On Tuesday my intention was to do the weekly World Championships. This week the "race" was to be held on a crit course on the other side of town. Normally the drive wouldnt have been that big of deal to get in a good workout but this week I was a bit pressed for time. Rewind a bit to Tuesday morning. When I woke up I was greeted with hail, lightning, and thunder. Unfortunately this meant swimming wasnt going to happen so I proceeded right into work in order to be able to leave early. I was pleased to make it in the office before 6 but was still going to be on a tight schedule to get in a swim after work but before the ride.
I got out of the office around 3, headed to the pool, and was in the water by 3:45. However, since the kids had practice I had to take the gutter lane but still knocked out a solid 5200. Out of the water at 5 after 5, it was time for a quick change before heading off to meet the roadies. After racing across town I thought I had arrived 5min early but to my dismay, no one was there. I waited about 10 minutes... not a person in sight.
Bummed out and figuring they had bailed due to the questionable weather, I headed home. I ended up finally getting out on the road around 6 and decided it was time to get some use out of my lights. With motivation lagging after the missed race, I headed over the Aresenal to still try and get in a decent workout. I ended up getting in a few hard efforts before riding into the night. (I should mention that the Aresnal is more or less dead after about 6:30 so riding at dusk or even in the dark is actually relatively safe.)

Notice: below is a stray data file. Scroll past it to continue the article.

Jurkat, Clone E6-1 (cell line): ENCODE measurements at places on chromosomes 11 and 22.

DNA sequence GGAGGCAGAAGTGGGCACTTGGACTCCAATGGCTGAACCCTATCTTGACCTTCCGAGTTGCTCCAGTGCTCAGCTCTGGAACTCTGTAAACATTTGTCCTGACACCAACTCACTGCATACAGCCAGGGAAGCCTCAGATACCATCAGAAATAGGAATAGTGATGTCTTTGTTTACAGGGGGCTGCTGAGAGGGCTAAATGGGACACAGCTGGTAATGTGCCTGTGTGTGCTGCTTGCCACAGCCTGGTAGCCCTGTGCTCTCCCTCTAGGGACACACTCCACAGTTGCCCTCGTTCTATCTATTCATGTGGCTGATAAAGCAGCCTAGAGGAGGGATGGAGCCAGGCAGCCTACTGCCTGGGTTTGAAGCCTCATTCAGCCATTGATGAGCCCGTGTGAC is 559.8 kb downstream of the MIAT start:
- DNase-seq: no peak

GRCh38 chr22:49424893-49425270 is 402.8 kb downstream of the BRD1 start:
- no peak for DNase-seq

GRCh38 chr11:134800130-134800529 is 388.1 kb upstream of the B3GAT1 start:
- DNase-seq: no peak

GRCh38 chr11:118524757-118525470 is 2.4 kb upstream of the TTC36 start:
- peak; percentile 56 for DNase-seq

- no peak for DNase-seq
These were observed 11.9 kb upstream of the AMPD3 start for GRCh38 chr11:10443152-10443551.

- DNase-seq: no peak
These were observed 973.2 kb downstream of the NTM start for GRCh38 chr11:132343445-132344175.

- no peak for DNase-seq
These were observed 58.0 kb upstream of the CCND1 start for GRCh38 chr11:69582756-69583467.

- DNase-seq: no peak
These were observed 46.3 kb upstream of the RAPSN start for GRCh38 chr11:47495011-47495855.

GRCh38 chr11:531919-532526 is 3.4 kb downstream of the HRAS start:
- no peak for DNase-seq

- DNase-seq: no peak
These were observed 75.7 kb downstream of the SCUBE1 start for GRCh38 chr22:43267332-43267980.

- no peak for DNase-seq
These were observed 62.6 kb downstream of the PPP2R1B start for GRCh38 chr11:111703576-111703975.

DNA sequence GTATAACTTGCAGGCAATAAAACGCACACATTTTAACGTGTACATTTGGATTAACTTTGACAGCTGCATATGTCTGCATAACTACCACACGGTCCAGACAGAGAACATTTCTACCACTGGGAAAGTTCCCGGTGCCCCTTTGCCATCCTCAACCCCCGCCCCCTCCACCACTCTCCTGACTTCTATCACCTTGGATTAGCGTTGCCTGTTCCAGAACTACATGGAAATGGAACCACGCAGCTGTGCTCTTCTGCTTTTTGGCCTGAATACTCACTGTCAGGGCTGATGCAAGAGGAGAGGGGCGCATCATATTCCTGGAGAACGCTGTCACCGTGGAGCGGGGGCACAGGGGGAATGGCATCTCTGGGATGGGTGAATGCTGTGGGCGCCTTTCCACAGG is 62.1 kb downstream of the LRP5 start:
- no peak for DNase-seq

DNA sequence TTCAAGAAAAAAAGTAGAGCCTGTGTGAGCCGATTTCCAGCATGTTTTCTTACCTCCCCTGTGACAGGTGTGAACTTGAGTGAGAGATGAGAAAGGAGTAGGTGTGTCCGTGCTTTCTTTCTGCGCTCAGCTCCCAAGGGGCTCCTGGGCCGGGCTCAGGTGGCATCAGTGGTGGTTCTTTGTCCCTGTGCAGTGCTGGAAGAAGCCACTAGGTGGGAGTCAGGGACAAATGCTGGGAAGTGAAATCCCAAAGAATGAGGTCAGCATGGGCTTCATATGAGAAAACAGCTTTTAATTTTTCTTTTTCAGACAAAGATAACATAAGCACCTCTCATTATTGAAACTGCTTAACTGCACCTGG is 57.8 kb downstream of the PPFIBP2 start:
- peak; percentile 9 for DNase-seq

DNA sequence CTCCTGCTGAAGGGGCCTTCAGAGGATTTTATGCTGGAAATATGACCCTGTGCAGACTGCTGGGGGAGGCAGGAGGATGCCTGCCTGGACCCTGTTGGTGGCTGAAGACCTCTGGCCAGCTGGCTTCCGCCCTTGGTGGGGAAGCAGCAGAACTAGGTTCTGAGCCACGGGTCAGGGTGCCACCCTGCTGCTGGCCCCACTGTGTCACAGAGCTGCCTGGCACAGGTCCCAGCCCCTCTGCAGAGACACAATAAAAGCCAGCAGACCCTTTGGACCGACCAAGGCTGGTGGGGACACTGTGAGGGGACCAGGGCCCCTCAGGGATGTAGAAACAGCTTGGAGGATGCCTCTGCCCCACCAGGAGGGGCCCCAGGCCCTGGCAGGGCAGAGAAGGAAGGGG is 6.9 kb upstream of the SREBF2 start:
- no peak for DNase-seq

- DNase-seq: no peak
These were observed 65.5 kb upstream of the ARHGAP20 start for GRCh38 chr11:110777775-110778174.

As it turned out, some people did show up to the TNWC but at 5:45 rather than 5:30. Apparently I cant read my email...
Meanwhile, on a totally unrelated topic, at work I went out to the Dynamic Test Stand today to get a water sample. This test stand was used for the Saturn V, modified for the Shuttle, and now will be modified again for Ares I. Its purpose is to test a vehicle's response to vibrations... basically, this is a test on a flight like piece of hardware to make sure the rocket doesnt shake itself apart on ascent.
In order for this test to be sufficiently thorough, the rocket has to be tested in a number of configurations for various amounts of time, around 2-6 months per configuration. Add these up, and this test article is exposed to the environment for much longer than any flight vehicle will be. For this reason, it is imperative that a more robust corrosion protection be employed, which is where I come into play.
Our organization has been tasked by the test folks to protect the Ares I test article from corrosion. This means I get to do some testing and then lay out a plan to detail how this will be protected. In addition to having to protect the outside from the environment, the inside of the mock liquid oxygen tank will have to be protected from the water which will be placed in it to simulate the weight of the LOX. Thus, my trip to the test stand to get a sludge, er, "water" sample of the solution that will be used during testing.